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Embrace ‘all aspects’ of our culture

marciadottin, [email protected]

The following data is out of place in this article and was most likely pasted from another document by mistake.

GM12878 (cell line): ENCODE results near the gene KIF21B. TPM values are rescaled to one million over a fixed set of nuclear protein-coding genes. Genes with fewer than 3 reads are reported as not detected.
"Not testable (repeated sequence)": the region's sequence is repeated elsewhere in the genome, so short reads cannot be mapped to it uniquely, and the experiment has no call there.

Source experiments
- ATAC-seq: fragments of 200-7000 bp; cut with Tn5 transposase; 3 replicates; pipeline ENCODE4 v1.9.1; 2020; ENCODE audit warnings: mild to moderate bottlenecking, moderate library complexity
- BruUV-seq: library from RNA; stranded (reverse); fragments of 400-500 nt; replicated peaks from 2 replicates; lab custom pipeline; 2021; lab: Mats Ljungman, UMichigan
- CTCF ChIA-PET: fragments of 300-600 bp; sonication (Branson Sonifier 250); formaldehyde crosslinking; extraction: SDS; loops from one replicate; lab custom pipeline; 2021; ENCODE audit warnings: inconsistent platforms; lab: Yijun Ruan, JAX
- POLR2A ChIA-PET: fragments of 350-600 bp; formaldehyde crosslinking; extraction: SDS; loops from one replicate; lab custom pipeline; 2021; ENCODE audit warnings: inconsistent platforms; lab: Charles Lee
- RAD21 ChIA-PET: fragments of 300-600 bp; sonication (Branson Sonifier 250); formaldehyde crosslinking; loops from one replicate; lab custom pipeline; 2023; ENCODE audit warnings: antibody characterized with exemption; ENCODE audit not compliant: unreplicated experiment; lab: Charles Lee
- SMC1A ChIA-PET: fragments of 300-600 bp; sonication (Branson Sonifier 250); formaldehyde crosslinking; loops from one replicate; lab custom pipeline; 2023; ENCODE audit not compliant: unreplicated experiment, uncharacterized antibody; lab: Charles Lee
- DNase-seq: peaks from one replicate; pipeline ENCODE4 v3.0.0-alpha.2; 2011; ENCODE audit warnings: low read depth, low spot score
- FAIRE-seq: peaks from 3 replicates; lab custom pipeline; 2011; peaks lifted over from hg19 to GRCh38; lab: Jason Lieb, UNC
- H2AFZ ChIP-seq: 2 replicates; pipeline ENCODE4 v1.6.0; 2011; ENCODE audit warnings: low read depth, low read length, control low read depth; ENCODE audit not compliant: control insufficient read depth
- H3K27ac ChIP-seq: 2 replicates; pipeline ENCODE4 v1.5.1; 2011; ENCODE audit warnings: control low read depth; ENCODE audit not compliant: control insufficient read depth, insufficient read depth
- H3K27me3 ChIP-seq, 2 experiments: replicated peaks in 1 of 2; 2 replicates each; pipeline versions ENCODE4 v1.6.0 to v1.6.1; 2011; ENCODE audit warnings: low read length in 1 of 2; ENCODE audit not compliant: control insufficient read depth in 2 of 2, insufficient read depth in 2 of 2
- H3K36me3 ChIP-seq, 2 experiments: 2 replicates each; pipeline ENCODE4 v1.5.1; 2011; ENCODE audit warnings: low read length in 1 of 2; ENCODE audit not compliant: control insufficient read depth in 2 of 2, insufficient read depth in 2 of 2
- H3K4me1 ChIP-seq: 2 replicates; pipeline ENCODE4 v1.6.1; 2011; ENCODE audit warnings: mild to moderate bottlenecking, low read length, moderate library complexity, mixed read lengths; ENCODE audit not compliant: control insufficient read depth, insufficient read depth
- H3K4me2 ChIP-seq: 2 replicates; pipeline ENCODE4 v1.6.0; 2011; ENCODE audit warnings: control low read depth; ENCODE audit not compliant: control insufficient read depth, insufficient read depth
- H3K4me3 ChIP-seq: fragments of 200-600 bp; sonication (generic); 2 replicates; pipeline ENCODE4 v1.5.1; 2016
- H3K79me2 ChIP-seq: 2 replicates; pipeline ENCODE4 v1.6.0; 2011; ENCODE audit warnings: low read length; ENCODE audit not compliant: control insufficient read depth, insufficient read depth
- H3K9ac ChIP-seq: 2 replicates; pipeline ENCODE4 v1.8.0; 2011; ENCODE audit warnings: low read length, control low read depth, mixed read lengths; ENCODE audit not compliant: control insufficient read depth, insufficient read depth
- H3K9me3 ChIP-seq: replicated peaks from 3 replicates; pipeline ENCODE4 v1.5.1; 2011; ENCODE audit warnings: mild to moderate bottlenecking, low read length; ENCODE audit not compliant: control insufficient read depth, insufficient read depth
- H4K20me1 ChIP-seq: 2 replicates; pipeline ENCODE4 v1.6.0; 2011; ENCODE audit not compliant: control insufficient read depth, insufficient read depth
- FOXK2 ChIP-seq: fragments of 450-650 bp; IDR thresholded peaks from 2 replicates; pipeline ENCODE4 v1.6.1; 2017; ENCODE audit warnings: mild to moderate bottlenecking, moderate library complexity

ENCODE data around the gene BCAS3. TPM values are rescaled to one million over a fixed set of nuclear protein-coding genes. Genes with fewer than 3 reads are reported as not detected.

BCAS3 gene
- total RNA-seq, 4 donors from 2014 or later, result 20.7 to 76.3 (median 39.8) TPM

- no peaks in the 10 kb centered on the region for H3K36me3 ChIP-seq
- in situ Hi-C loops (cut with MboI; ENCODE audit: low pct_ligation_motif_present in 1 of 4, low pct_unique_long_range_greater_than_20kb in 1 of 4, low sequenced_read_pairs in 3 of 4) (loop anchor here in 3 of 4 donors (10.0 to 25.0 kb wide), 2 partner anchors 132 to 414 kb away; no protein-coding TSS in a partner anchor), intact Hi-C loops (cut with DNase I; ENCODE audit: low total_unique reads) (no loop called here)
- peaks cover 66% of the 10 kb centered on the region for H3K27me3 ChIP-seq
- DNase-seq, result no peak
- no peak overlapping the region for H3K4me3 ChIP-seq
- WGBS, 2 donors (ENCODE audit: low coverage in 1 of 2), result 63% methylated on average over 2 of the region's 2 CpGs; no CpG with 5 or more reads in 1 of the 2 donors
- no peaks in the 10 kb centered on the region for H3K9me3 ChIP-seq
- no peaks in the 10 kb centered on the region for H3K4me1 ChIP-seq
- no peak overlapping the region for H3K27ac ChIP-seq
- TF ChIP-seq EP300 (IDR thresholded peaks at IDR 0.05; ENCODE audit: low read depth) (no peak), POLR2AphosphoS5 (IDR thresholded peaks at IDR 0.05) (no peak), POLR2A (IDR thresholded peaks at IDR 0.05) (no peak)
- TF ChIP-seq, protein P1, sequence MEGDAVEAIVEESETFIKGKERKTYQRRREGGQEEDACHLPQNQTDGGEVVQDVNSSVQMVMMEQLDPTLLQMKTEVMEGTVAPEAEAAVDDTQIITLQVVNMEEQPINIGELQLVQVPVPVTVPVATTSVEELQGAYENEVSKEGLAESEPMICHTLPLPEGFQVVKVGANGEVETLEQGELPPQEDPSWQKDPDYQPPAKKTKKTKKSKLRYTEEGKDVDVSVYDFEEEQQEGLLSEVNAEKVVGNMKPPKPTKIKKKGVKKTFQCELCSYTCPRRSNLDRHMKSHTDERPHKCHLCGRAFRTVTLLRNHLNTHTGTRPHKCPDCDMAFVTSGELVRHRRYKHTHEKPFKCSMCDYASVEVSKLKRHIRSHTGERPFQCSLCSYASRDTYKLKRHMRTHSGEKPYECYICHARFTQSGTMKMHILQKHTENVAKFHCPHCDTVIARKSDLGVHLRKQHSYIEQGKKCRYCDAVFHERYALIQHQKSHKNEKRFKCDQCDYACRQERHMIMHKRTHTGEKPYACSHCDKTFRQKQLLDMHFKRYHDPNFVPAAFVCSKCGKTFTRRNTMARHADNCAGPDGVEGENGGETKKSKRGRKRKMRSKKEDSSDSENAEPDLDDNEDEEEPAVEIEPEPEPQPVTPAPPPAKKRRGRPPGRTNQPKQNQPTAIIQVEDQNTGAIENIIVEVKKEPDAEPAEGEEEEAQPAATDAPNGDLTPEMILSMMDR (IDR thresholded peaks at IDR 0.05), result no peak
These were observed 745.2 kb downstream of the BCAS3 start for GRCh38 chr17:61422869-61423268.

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IT IS TIME to recognise all art as integral to the Crop-Over celebration.Speaking at the launch of the Central Bank Crop-Over Visual Arts Festival Exhibition at the Grande Salle last Wednesday, Minister of Community Development and Culture Steve Blackett said people needed to embrace all aspects of cultural expression.“Music, dance and masquerade are the popular forms of cultural expression more readily associated with Crop-Over and, very often, they are misconstrued as defining our culture. As a nation, however, we need to acknowledge and extol the value of every defining form of cultural expression. It is time to appreciate fully that the arts, in their various forms, are integral to the celebration of Crop-Over. “We have evolved from, and have been shaped or influenced by the plantation culture as well as a variety of others. Through fusion over the years, we have developed our own brand of culture and Crop-Over is the primary event for showcasing it,” he said.Join Ministry of CultureIn reiterating his ministry’s commitment to emphasising the importance of culture and the arts, Blackett encouraged people to join with his ministry in working towards the overall development of the arts and creating economic opportunities for individuals and groups.“We believe strongly that involvement in cultural and artistic activities provides opportunities for creative expression to be encouraged and to be nurtured. Music, dance, drama, visual arts, all types of design, especially those in the new digital area – these are all activities which bring out a creativity that might otherwise lie dormant and untapped. “Through these activities, our young people in particular can learn how to convert destruction into construction. These activities can help them to focus and to channel their energies in positive directions,” he said.PotentialBlackett added that if appropriately managed and developed, cultural industries had the potential to open doors to job opportunities in non-traditional areas.The exhibition runs through August 9 and is divided into three parts. The first part is Fibre Arts/Textiles, which concludes on July 14. It will be replaced by 2-Dimensional Fine Art from July 17 to 26 and concludes with 3-Dimensional Work.Entries for the exhibition surpassed 100 for the first time.Artists Ireka Jelani, Ann Rudder and Margaret Herbert are the three finalist vying for the coveted Central Bank Award, which has been increased to $7 500. Honorable mention was made of the work of Maria Elias and Mark Daniel.